Opression, Poverty, William Blake

William Blake wrote his poem, Auguries of Innocence, more than two centuries ago, but much of it seems quite current. I have always thought that the first four stanzas might help encourage people to abandon mindless travel to escape boredom or the cold in favour of staying home and paying attention to what is close at hand:

 

To see a World in a Grain of Sand

And a Heaven in a Wild Flower 

Hold Infinity in the palm of your hand 

And Eternity in an hour

 

   The next eight lines speak to the horror of confinement, slavery, hunger, and suffering, conditions which Blake says enrage heaven, frighten the regions of hell, and call for reparation. The lines should frighten many politicians.

 

A Robin Red breast in a Cage

Puts all Heaven in a Rage 

A Dove house filld with Doves & Pigeons

Shudders Hell thr’ all its regions 

A dog starvd at his Masters Gate

Predicts the ruin of the State 

A Horse misusd upon the Road

Calls to Heaven for Human blood

 

Auguries of Innocence is very long and complex and I am not a Blake scholar, so I would not attempt to give an analysis of the poem, but in addressing oppression and poverty it is quite clear that he sees them resulting in grave reprisal:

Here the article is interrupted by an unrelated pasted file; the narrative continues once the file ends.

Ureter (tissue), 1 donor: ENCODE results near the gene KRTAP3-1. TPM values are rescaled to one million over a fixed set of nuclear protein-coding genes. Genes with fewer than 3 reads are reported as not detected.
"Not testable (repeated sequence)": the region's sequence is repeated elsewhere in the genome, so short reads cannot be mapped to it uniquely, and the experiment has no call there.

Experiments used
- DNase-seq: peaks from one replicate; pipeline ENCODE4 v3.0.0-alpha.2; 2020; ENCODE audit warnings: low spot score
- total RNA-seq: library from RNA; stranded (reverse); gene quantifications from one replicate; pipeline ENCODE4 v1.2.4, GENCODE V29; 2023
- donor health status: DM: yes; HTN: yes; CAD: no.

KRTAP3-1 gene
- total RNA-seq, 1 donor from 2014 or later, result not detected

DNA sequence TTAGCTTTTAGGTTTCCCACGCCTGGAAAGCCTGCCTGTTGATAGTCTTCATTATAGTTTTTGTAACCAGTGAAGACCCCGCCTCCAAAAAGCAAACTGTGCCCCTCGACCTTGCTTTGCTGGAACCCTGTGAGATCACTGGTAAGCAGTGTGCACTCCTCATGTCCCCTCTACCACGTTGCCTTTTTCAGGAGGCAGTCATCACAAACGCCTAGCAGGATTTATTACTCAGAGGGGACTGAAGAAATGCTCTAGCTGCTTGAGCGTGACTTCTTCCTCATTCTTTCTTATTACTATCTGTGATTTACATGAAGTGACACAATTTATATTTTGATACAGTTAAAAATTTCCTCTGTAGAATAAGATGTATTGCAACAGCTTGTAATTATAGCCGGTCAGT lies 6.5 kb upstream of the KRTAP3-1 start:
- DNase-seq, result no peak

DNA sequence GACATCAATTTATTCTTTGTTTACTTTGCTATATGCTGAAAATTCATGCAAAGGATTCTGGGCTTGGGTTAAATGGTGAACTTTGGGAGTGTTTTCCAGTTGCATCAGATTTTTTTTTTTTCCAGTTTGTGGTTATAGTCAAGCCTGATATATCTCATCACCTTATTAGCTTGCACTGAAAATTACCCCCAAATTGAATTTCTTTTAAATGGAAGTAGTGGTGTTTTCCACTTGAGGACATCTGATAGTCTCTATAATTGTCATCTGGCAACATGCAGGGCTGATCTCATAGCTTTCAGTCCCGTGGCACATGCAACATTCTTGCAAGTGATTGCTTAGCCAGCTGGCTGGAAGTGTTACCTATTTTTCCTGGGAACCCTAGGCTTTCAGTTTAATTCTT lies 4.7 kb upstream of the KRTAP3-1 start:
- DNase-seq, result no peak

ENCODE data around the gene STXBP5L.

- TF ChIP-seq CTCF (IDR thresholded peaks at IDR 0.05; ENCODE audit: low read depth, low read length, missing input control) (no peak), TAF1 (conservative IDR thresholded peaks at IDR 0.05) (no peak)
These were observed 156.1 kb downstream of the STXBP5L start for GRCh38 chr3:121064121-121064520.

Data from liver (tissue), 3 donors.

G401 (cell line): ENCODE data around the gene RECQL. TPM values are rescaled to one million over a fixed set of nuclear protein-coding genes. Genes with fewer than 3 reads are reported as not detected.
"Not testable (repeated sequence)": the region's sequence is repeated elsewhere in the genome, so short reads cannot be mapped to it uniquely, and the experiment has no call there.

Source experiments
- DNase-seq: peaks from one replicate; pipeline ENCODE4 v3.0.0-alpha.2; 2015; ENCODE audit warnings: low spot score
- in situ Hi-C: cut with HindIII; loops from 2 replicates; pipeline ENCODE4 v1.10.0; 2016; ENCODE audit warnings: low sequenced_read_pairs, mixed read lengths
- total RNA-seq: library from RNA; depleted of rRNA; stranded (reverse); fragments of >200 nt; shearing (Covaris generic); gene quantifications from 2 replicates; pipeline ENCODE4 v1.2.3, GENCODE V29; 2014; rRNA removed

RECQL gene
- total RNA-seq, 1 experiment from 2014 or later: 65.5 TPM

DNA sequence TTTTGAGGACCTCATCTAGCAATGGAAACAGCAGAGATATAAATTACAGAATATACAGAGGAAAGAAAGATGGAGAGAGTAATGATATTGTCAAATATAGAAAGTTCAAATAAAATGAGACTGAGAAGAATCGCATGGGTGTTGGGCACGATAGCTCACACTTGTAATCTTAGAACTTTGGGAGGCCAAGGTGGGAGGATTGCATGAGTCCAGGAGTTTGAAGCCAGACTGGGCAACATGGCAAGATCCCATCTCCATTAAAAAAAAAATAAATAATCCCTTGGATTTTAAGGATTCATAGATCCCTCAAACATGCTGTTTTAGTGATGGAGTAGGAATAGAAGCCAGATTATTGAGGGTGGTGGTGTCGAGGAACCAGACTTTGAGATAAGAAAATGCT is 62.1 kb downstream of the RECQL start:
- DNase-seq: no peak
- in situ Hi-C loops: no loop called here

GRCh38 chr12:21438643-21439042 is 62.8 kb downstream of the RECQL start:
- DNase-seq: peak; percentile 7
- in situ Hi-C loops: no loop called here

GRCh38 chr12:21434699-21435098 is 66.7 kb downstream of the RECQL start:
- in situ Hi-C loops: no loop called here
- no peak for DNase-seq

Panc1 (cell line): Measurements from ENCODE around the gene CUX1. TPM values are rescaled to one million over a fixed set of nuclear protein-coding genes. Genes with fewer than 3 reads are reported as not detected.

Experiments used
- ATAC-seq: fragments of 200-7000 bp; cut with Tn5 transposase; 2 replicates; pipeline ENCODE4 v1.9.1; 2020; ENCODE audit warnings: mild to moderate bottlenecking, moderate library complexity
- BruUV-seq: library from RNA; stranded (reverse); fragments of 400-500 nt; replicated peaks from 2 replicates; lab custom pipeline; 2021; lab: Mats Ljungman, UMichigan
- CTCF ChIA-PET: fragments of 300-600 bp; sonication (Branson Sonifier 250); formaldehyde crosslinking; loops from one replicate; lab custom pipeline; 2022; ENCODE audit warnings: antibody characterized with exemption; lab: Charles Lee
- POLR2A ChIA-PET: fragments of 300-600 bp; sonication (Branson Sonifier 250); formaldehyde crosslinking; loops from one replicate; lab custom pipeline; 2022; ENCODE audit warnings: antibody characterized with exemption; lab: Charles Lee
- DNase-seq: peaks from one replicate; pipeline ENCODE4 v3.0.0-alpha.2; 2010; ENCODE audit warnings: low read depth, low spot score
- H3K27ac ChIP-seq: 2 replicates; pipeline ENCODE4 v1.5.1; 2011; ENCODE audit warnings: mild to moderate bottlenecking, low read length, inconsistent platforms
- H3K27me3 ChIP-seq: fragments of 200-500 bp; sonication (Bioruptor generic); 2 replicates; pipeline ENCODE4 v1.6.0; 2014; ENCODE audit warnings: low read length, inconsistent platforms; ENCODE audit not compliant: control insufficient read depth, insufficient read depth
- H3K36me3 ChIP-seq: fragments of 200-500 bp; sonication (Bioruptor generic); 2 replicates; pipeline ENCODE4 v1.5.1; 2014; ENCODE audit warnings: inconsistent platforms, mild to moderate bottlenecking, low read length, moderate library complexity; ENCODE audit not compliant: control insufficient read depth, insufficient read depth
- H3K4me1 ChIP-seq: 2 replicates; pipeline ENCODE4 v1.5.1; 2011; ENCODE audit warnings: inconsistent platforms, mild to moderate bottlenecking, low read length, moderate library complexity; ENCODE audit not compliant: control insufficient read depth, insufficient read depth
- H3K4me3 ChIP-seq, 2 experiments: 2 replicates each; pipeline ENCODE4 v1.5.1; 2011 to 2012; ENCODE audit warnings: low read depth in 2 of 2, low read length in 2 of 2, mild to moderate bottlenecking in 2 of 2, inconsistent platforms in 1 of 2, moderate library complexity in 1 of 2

The Babe that weeps the Rod beneath

Writes Revenge in realms of Death 

The Beggars Rags fluttering in Air

Does to Rags the Heavens tear.

 

At the end, the poem acknowledges inequity — although it suggests that it might change each morning, each evening: 

 

Every Night & every Morn

Some to Misery are Born 

Every Morn and every Night

Some are Born to sweet delight 

Some are Born to sweet delight 

Some are Born to Endless Night 

 

Finally, it warns that we will be led to believe a lie unless we see through the eye of some larger light, which for Blake is God and only when we see through that light is a Human Form is displayed:

We are led to Believe a Lie

When we see not Thro the Eye

Which was Born in a Night to perish in a Night 

When the Soul Slept in Beams of Light 

God Appears & God is Light

To those poor Souls who dwell in Night 

But does a Human Form Display

To those who Dwell in Realms of day.

For Blake, this Human Form would be Jesus, the ideal human being. I am not a religious person, so I do not see this poem in religious terms, but to me it proposes that one can understand larger issues through the small things that are close at hand. Indeed, maybe Blake is telling us that we can only grasp the meaning of large ideas by seeing them through what is immediate and nearby.

All of this, without my even having to refer to the climate crisis, seems testimony to the value to be found in simply staying home. Or as Ram Dass would say …being …here… now.

 

 

 

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